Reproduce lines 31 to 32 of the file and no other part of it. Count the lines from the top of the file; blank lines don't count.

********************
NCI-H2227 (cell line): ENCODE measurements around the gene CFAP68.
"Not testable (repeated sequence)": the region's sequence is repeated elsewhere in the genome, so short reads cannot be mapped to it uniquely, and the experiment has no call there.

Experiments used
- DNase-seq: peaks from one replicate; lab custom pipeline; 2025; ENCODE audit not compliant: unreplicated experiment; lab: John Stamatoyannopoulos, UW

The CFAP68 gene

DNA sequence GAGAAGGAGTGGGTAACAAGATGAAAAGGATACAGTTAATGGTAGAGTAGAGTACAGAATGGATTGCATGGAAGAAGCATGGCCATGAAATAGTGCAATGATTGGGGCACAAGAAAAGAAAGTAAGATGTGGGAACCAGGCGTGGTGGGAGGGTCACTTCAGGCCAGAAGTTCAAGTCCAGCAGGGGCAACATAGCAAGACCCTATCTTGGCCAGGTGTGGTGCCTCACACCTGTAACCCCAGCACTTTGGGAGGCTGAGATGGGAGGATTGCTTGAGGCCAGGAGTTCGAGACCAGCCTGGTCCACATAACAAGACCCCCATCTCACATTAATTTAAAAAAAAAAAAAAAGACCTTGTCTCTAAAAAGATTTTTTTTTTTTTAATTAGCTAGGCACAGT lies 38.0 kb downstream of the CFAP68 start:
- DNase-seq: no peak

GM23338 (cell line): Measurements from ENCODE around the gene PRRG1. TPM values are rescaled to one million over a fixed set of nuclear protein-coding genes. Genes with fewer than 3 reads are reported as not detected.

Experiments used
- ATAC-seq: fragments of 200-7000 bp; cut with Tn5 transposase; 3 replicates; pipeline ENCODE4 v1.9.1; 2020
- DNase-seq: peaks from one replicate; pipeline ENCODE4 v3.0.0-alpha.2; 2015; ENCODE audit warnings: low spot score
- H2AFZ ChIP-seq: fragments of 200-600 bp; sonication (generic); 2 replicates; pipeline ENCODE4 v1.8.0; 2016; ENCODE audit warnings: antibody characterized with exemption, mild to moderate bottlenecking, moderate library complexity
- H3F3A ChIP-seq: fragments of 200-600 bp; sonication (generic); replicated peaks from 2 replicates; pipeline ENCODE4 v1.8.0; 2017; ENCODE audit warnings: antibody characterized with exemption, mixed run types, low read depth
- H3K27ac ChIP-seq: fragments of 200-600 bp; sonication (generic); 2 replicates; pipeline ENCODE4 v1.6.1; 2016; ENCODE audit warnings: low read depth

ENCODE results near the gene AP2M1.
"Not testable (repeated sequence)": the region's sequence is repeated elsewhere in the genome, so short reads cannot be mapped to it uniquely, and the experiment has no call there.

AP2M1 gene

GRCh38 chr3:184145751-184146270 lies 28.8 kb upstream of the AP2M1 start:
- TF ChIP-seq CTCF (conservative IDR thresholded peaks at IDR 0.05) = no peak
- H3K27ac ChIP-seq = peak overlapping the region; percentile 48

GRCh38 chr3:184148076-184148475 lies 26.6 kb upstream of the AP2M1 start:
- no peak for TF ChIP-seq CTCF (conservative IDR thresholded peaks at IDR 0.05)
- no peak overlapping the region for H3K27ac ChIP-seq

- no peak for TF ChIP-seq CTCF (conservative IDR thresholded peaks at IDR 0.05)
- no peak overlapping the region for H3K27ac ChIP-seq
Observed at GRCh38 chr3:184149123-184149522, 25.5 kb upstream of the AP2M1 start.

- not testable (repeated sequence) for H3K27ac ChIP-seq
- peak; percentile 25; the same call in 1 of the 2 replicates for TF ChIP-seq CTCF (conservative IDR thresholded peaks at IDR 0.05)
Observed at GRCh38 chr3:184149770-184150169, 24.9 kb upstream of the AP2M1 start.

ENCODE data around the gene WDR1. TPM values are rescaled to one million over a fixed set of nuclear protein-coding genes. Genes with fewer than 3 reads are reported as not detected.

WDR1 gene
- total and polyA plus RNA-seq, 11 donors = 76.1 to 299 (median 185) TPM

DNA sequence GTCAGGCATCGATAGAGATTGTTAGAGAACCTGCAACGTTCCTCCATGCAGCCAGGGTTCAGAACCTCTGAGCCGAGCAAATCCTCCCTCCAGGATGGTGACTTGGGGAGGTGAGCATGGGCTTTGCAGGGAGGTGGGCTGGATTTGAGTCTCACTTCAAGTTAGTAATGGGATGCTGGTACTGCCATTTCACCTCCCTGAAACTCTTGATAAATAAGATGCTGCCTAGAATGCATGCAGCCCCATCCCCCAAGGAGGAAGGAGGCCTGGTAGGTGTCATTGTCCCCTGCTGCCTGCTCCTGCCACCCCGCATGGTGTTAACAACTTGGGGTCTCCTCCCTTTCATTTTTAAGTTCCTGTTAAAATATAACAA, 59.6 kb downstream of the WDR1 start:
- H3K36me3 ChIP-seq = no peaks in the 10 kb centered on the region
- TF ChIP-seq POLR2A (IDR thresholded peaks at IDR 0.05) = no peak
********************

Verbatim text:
WDR1 gene
- total and polyA plus RNA-seq, 11 donors = 76.1 to 299 (median 185) TPM